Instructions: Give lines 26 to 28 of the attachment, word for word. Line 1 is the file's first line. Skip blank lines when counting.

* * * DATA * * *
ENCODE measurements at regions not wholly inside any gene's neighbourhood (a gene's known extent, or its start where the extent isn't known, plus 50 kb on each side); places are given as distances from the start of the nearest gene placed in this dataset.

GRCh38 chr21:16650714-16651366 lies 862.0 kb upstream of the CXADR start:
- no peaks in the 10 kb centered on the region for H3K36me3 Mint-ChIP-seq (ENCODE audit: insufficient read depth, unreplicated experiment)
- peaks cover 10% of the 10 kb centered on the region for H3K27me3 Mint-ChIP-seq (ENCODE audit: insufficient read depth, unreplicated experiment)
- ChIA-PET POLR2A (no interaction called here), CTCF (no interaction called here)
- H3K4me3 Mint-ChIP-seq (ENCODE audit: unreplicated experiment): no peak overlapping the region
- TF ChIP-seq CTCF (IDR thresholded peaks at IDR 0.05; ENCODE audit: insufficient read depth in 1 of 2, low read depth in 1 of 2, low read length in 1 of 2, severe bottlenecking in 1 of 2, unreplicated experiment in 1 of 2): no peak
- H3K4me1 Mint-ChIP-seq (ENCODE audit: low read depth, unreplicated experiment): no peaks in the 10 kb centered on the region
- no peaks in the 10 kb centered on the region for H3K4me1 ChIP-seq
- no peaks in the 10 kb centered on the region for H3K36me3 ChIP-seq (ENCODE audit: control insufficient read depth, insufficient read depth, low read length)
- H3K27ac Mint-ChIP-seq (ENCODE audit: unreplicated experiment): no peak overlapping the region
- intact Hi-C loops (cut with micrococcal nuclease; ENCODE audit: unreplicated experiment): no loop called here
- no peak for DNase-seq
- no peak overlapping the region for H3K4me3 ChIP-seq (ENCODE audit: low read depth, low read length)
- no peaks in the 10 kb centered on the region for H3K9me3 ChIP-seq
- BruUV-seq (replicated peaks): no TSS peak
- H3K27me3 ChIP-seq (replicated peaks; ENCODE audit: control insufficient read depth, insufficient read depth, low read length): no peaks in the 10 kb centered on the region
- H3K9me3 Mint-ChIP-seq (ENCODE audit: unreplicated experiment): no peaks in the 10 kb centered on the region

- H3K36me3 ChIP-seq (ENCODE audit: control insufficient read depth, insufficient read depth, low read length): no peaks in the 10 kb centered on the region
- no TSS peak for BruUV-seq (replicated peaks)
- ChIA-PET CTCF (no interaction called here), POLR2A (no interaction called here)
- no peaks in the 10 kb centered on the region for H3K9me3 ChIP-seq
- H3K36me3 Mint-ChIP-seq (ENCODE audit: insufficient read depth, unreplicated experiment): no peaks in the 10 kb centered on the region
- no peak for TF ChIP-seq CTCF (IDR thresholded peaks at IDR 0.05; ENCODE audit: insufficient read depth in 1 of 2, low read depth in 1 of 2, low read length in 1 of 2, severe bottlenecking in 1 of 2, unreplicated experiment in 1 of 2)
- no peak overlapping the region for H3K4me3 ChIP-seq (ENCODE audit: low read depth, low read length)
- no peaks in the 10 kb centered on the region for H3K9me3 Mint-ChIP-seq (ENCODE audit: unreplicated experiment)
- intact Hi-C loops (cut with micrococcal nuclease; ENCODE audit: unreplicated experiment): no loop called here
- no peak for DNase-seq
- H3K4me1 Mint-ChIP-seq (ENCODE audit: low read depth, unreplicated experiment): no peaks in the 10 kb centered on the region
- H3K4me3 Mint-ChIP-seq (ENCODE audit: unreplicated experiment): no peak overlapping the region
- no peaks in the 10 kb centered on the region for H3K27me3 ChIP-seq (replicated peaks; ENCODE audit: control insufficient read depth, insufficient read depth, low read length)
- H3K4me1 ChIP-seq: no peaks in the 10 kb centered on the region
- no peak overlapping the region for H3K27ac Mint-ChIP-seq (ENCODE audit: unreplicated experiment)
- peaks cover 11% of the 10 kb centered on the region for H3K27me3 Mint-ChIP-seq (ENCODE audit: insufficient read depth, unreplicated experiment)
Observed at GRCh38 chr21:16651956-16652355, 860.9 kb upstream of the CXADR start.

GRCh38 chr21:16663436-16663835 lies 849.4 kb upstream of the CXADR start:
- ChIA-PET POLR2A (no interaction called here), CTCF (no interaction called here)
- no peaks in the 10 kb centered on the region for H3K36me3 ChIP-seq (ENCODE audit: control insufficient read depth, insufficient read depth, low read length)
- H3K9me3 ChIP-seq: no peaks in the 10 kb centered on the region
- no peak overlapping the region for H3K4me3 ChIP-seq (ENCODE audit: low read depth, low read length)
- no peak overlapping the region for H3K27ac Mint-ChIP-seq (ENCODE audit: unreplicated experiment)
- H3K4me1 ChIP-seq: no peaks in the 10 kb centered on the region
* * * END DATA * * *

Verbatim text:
- no peaks in the 10 kb centered on the region for H3K9me3 Mint-ChIP-seq (ENCODE audit: unreplicated experiment)
- intact Hi-C loops (cut with micrococcal nuclease; ENCODE audit: unreplicated experiment): no loop called here
- no peak for DNase-seq